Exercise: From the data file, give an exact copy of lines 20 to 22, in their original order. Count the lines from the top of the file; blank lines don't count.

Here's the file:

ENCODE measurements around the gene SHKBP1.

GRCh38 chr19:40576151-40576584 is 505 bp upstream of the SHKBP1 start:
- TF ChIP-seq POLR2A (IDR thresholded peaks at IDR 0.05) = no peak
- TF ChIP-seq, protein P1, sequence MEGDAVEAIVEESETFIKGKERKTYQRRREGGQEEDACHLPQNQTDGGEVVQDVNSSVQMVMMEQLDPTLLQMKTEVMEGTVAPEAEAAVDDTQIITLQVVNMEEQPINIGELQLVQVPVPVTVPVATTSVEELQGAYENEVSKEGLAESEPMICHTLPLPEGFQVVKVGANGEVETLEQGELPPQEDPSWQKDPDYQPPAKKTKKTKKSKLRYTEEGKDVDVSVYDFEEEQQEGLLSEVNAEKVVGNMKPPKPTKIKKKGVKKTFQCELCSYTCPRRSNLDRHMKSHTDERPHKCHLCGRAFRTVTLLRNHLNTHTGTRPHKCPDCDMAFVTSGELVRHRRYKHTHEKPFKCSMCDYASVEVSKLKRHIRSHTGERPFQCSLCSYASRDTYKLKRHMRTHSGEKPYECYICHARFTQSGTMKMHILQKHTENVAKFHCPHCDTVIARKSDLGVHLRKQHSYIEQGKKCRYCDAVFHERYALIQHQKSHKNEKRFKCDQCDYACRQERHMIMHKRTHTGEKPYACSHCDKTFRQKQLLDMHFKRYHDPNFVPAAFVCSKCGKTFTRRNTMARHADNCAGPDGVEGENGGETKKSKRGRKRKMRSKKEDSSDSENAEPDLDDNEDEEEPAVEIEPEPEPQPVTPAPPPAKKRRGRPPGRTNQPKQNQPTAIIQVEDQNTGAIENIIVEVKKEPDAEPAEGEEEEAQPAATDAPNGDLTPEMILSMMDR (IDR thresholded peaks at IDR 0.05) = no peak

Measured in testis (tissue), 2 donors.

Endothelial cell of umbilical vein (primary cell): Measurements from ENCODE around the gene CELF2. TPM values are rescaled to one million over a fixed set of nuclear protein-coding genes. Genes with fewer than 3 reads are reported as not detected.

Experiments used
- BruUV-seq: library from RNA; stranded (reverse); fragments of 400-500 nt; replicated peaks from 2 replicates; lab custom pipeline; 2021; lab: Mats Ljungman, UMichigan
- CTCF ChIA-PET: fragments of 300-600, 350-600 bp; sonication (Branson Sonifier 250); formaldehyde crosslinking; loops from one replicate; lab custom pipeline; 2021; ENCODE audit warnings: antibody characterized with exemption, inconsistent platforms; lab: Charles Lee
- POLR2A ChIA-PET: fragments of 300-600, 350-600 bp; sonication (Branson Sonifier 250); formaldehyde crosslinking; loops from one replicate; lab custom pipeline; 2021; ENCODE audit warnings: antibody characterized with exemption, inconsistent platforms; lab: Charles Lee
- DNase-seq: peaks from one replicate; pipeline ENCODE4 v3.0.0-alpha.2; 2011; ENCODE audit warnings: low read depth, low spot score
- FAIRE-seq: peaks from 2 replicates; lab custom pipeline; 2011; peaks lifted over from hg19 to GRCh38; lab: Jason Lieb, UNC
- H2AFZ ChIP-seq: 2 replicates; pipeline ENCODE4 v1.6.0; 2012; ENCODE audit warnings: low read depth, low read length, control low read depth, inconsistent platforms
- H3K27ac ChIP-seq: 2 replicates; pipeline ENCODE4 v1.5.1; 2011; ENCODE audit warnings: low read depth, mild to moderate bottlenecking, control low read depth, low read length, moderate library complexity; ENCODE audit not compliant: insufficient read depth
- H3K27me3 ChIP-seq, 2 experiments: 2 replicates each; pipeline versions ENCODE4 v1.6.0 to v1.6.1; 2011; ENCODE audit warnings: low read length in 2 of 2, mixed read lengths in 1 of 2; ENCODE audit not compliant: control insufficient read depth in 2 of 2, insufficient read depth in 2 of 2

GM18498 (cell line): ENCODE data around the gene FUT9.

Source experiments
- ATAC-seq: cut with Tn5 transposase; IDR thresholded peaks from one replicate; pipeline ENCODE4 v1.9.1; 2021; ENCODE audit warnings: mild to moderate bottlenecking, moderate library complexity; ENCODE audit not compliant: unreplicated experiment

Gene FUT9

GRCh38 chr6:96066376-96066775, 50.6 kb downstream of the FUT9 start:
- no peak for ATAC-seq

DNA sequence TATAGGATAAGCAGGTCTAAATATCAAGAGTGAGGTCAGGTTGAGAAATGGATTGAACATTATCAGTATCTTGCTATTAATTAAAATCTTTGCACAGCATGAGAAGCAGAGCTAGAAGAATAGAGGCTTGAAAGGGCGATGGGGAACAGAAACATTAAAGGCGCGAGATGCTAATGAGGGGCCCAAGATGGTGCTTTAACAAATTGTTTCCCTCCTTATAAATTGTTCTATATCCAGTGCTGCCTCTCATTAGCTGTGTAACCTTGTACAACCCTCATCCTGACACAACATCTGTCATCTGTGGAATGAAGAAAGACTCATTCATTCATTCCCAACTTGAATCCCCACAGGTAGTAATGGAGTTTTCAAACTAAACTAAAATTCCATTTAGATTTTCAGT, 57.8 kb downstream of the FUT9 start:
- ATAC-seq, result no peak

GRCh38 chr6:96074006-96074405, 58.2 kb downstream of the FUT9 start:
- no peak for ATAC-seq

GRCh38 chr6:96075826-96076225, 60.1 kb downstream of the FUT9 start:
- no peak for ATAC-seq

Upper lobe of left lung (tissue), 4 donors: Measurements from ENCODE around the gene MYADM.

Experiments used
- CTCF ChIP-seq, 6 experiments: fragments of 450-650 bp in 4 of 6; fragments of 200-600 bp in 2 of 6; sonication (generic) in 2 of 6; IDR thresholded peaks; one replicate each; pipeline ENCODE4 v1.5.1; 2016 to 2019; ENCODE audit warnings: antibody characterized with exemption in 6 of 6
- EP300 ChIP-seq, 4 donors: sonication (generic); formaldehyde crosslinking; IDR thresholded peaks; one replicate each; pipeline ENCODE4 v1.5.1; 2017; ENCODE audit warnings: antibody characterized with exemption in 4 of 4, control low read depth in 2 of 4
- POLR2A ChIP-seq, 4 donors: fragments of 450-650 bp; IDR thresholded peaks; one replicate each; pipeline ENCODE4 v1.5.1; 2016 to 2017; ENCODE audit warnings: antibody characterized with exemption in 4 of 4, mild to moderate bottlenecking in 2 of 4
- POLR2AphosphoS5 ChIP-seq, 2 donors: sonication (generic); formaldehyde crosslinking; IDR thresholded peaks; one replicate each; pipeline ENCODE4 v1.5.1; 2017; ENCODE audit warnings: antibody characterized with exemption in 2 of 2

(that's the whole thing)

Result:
GRCh38 chr6:96066376-96066775, 50.6 kb downstream of the FUT9 start:
- no peak for ATAC-seq

DNA sequence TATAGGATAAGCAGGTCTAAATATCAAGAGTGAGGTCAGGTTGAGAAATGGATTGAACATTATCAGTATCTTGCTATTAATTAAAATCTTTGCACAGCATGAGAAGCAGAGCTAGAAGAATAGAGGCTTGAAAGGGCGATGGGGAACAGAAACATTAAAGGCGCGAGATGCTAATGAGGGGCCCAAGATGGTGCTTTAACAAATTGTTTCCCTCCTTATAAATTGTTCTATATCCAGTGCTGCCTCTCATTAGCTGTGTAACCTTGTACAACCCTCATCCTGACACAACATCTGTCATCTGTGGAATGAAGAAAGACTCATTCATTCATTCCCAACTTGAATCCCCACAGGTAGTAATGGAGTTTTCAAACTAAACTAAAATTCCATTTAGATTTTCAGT, 57.8 kb downstream of the FUT9 start: